The report was most scathing in its rejection of a key argument often made by American defenders of the NSA: that mass surveillance is justified because Americans are given special protections (the requirement of a FISA court order for targeted surveillance) which non-Americans (95% of the world) do not enjoy. Not only does this scheme fail to render mass surveillance legal, but it itself constitutes a separate violation of international treaties (emphasis added):

    The Special Rapporteur concurs with the High Commissioner for Human Rights that where States penetrate infrastructure located outside their territorial jurisdiction, they remain bound by their obligations under the Covenant. Moreover, article 26 of the Covenant prohibits discrimination on grounds of, inter alia, nationality and citizenship. The Special Rapporteur thus considers that States are legally obliged to afford the same privacy protection for nationals and non-nationals and for those within and outside their jurisdiction. Asymmetrical privacy protection regimes are a clear violation of the requirements of the Covenant.

    That principle — that the right of internet privacy belongs to all individuals, not just Americans — was invoked by NSA whistleblower Edward Snowden when he explained in a June, 2013 interview at The Guardian why he disclosed documents showing global surveillance rather than just the surveillance of Americans: “More fundamentally, the ‘US Persons’ protection in general is a distraction from the power and danger of this system. Suspicionless surveillance does not become okay simply because it’s only victimizing 95% of the world instead of 100%.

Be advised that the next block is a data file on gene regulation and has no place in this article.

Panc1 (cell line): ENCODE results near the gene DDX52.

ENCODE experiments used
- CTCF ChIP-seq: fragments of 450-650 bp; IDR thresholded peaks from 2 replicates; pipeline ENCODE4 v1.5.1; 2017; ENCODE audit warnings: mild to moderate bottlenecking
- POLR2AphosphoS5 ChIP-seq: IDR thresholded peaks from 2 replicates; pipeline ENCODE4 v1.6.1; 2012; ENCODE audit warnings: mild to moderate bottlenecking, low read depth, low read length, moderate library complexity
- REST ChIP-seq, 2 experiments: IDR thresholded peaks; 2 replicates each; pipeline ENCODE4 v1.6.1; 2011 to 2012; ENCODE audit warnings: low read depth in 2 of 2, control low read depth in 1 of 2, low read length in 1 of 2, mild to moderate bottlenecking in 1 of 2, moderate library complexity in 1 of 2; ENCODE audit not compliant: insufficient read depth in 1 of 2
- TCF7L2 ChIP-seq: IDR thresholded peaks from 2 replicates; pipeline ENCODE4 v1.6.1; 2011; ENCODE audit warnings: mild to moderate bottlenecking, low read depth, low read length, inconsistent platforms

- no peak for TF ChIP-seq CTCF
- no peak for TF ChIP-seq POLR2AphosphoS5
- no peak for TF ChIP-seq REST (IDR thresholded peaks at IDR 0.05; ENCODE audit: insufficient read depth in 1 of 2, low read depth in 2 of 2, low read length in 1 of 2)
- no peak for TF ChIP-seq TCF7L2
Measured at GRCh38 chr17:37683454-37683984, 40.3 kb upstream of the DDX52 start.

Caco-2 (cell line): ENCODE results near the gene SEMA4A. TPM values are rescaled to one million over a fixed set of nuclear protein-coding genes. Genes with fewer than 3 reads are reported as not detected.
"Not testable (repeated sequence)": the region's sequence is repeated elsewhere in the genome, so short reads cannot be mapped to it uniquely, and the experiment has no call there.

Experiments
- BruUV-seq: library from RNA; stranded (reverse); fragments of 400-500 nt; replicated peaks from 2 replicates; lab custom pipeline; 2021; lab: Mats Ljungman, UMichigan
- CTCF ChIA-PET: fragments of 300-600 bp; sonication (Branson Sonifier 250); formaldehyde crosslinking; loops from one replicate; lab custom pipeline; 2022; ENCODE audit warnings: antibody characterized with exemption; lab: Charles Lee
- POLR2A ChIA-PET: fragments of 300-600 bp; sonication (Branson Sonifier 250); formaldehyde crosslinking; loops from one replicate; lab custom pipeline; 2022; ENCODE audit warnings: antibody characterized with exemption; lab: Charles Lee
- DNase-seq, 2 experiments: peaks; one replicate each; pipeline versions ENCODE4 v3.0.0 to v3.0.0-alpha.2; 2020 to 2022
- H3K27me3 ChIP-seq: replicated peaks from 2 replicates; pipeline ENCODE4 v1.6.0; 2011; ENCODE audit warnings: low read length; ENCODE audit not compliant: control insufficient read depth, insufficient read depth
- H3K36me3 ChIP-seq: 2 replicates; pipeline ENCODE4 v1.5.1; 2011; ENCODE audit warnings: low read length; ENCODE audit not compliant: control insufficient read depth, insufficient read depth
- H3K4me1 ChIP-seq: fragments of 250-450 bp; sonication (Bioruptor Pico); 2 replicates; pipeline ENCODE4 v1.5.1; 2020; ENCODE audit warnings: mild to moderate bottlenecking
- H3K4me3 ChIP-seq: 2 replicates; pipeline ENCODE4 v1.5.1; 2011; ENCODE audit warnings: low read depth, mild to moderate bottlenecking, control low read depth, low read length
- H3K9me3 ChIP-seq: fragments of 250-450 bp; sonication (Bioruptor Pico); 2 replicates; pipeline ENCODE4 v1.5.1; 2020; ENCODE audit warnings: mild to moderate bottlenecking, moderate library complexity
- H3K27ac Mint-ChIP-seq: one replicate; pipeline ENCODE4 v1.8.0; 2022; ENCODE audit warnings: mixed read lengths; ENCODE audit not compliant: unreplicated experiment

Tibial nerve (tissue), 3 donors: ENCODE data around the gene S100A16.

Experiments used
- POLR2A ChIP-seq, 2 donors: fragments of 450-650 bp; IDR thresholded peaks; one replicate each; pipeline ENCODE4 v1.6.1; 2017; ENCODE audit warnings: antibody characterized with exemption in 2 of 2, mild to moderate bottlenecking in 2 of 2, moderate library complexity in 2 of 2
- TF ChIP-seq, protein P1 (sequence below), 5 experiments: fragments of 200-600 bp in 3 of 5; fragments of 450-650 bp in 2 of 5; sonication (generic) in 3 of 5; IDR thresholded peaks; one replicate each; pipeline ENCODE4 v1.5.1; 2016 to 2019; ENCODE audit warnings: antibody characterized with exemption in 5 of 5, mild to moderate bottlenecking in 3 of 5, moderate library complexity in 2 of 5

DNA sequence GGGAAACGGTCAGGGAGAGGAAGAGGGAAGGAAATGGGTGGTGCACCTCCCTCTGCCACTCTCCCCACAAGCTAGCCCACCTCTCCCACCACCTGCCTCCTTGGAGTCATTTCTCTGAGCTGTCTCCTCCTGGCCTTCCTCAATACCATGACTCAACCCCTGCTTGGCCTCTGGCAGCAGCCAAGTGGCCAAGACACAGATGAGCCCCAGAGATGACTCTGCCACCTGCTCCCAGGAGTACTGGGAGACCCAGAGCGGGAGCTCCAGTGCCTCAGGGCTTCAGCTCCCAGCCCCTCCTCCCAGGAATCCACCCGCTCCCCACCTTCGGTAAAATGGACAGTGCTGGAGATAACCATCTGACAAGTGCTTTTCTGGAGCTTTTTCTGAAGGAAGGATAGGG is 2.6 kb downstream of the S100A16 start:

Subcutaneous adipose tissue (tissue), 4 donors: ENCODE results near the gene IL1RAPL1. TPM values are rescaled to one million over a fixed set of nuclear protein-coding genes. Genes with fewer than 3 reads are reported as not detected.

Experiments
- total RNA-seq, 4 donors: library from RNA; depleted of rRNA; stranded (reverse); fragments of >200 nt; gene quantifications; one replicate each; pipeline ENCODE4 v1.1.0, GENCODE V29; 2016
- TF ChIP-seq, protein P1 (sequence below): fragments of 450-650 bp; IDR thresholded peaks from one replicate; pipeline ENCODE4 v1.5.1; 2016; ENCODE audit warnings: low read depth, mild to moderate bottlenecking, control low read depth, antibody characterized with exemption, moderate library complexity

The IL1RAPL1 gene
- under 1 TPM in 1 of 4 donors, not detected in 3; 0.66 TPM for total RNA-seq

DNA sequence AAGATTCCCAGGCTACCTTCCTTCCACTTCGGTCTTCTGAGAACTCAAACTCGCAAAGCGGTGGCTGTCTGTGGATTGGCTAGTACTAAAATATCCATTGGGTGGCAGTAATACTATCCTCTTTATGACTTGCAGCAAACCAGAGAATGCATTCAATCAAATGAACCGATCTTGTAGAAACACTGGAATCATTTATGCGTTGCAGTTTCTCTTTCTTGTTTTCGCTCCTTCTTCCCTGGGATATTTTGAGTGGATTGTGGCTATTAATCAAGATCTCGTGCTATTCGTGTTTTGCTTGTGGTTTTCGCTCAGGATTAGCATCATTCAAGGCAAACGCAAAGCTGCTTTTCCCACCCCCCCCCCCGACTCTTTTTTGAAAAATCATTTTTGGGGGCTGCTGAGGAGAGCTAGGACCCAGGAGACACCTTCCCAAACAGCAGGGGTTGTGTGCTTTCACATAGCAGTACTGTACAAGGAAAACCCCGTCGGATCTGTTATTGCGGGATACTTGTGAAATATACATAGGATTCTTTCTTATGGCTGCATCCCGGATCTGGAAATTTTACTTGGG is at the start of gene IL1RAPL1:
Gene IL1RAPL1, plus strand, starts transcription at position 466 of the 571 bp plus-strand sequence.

The U.N. Rapporteur was clear that these systematic privacy violations are the result of a union between governments and tech corporations: “States increasingly rely on the private sector to facilitate digital surveillance. This is not confined to the enactment of mandatory data retention legislation. Corporates [sic] have also been directly complicit in operationalizing bulk access technology through the design of communications infrastructure that facilitates mass surveillance. ”

    The latest finding adds to the growing number of international formal rulings that the mass surveillance programs of the U.S. and its partners are illegal. In January, the European parliament’s civil liberties committee condemned such programs in “the strongest possible terms.” In April, the European Court of Justice ruled that European legislation on data retention contravened EU privacy rights. A top secret memo from the GCHQ, published last year by The Guardian, explicitly stated that one key reason for concealing these programs was fear of a “damaging public debate” and specifically “legal challenges against the current regime.”

    The report ended with a call for far greater transparency along with new protections for privacy in the digital age. Continuation of the status quo, it warned, imposes “a risk that systematic interference with the security of digital communications will continue to proliferate without any serious consideration being given to the implications of the wholesale abandonment of the right to online privacy.” The urgency of these reforms is underscored, explained the Rapporteur, by a conclusion of the United States Privacy and Civil Liberties Oversight Board that “permitting the government to routinely collect the calling records of the entire nation fundamentally shifts the balance of power between the state and its citizens.”

    Photo: Trevor Paglen

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    The post UN Report Finds Mass Surveillance Violates International Treaties and Privacy Rights appeared first on The Intercept.

    Links 10/15/14

    Naked Capitalism - Wed, 10/15/2014 - 06:55
    Categories: political economy

    Wolf Richter: Toxic Mix for Fracking – Oil Price Collapse & Junk Bond Insanity